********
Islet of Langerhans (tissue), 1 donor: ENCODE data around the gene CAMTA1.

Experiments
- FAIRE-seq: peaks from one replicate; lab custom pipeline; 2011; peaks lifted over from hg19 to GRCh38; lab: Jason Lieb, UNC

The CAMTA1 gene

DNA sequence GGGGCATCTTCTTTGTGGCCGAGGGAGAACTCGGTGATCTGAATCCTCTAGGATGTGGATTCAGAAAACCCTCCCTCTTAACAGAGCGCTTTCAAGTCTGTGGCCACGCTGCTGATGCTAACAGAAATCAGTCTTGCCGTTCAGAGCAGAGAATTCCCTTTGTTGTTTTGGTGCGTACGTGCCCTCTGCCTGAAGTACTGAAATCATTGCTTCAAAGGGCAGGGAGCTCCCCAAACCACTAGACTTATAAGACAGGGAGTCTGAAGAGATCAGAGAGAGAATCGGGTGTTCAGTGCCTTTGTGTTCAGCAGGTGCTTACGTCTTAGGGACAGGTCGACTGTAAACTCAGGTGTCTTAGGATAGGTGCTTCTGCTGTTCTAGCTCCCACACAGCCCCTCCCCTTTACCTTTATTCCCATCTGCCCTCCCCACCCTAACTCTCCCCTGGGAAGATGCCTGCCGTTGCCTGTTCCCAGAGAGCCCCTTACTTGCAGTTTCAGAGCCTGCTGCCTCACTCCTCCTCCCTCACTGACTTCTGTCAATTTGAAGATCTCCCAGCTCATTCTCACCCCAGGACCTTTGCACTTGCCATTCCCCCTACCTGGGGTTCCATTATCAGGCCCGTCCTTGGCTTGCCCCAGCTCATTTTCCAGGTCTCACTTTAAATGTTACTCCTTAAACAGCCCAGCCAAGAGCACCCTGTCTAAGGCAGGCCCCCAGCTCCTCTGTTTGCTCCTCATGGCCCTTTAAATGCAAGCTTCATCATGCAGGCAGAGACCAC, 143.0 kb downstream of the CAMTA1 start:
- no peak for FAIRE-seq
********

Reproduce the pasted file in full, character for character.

Islet of Langerhans (tissue), 1 donor: ENCODE data around the gene CAMTA1.

Experiments
- FAIRE-seq: peaks from one replicate; lab custom pipeline; 2011; peaks lifted over from hg19 to GRCh38; lab: Jason Lieb, UNC

The CAMTA1 gene

DNA sequence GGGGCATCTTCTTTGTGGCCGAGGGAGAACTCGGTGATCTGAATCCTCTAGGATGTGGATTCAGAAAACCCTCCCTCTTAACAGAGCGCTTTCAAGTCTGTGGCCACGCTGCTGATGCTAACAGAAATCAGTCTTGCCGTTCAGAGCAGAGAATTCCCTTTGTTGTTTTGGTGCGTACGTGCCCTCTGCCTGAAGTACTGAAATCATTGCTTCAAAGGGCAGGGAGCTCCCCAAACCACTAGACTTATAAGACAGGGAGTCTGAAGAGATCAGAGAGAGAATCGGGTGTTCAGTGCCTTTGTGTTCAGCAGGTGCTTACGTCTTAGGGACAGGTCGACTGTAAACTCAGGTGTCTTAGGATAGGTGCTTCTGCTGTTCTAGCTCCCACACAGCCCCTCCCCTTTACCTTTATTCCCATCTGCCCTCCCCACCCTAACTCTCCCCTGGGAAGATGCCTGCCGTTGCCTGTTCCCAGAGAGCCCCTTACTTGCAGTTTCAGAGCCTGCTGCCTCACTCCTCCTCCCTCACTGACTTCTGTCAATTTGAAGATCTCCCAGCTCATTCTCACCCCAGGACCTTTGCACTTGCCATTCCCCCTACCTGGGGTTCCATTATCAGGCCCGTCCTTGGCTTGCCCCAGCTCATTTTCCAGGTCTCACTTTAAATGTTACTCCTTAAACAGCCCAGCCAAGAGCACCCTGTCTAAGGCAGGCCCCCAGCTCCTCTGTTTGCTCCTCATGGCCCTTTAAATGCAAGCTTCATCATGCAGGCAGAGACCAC, 143.0 kb downstream of the CAMTA1 start:
- no peak for FAIRE-seq